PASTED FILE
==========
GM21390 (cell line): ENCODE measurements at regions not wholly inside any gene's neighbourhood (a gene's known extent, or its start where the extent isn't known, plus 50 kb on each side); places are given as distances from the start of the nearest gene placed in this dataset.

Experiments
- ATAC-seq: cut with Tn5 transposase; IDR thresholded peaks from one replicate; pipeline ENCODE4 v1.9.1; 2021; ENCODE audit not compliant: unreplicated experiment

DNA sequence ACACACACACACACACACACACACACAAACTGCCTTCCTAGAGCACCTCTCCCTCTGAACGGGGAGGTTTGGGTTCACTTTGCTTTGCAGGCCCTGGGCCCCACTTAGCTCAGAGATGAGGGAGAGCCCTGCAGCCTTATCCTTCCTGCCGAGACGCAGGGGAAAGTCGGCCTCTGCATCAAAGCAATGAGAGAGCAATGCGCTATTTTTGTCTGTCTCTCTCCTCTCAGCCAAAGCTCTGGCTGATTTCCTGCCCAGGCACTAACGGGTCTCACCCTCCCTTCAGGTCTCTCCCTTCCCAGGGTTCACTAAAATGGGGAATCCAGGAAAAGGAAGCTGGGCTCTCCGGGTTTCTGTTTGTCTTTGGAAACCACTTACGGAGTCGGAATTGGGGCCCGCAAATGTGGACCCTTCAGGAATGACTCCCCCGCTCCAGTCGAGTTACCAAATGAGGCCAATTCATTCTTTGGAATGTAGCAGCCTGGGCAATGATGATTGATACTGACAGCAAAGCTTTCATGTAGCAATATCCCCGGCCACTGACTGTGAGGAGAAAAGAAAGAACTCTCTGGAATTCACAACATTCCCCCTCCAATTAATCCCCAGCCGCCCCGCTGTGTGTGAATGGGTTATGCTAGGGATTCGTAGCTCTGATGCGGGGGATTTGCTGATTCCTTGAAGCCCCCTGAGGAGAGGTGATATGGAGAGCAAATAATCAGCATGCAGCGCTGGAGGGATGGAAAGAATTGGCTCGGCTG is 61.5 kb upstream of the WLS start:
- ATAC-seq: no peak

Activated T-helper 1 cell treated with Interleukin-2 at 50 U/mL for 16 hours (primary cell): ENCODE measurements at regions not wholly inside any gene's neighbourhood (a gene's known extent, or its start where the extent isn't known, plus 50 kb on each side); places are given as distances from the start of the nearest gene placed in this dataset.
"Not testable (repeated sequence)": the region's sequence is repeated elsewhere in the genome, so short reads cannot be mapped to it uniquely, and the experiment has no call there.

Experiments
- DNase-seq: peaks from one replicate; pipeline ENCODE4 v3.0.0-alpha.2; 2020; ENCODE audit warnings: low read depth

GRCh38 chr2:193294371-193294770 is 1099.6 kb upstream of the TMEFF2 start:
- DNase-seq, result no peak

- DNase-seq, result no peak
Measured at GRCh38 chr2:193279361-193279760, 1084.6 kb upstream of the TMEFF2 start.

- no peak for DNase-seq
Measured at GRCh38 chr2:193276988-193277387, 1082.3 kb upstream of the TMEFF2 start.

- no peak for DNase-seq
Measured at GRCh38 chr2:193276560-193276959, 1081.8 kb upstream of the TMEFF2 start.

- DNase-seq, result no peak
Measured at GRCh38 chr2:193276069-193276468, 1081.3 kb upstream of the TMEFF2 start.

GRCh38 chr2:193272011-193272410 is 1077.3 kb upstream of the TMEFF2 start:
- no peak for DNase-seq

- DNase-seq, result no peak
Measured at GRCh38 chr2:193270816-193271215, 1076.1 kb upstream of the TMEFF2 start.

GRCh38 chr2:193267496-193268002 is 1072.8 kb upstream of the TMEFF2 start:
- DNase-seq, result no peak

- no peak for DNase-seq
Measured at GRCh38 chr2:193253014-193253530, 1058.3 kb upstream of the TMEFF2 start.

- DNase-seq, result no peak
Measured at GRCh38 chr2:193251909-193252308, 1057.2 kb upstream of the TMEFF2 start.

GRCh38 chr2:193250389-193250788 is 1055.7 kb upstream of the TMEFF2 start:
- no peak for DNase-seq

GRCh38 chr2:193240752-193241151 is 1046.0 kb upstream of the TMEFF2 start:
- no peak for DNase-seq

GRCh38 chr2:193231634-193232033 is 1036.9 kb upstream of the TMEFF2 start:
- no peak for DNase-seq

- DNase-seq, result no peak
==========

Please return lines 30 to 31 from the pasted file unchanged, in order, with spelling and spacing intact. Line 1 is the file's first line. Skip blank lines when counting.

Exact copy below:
GRCh38 chr2:193250389-193250788 is 1055.7 kb upstream of the TMEFF2 start:
- no peak for DNase-seq